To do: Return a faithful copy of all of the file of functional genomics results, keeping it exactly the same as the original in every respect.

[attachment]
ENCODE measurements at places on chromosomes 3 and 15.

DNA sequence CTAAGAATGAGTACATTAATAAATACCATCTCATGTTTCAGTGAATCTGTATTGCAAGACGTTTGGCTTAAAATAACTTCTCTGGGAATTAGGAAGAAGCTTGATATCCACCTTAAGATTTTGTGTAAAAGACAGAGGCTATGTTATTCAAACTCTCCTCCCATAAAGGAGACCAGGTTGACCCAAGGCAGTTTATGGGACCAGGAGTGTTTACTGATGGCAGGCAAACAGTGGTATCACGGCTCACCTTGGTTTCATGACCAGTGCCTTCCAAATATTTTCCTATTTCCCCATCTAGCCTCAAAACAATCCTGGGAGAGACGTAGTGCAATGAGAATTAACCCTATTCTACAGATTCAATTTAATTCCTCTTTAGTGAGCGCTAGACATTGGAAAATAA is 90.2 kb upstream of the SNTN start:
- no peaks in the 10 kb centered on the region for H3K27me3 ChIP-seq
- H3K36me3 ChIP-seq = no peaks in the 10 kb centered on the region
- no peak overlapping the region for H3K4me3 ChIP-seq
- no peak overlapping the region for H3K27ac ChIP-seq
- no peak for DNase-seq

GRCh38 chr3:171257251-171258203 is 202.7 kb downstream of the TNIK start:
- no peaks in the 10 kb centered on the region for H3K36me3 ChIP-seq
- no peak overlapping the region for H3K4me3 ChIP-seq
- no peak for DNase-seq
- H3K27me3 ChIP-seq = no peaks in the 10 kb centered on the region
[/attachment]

ENCODE measurements at places on chromosomes 3 and 15.

DNA sequence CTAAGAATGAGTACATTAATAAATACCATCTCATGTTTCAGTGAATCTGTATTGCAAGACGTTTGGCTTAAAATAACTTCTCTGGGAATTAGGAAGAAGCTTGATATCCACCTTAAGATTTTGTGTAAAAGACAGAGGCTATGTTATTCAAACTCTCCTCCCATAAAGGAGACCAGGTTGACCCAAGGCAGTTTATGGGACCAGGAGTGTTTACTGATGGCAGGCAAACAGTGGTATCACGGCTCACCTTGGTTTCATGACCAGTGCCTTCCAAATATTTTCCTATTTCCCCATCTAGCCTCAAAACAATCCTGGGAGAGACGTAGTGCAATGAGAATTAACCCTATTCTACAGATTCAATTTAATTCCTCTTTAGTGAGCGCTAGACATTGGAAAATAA is 90.2 kb upstream of the SNTN start:
- no peaks in the 10 kb centered on the region for H3K27me3 ChIP-seq
- H3K36me3 ChIP-seq = no peaks in the 10 kb centered on the region
- no peak overlapping the region for H3K4me3 ChIP-seq
- no peak overlapping the region for H3K27ac ChIP-seq
- no peak for DNase-seq

GRCh38 chr3:171257251-171258203 is 202.7 kb downstream of the TNIK start:
- no peaks in the 10 kb centered on the region for H3K36me3 ChIP-seq
- no peak overlapping the region for H3K4me3 ChIP-seq
- no peak for DNase-seq
- H3K27me3 ChIP-seq = no peaks in the 10 kb centered on the region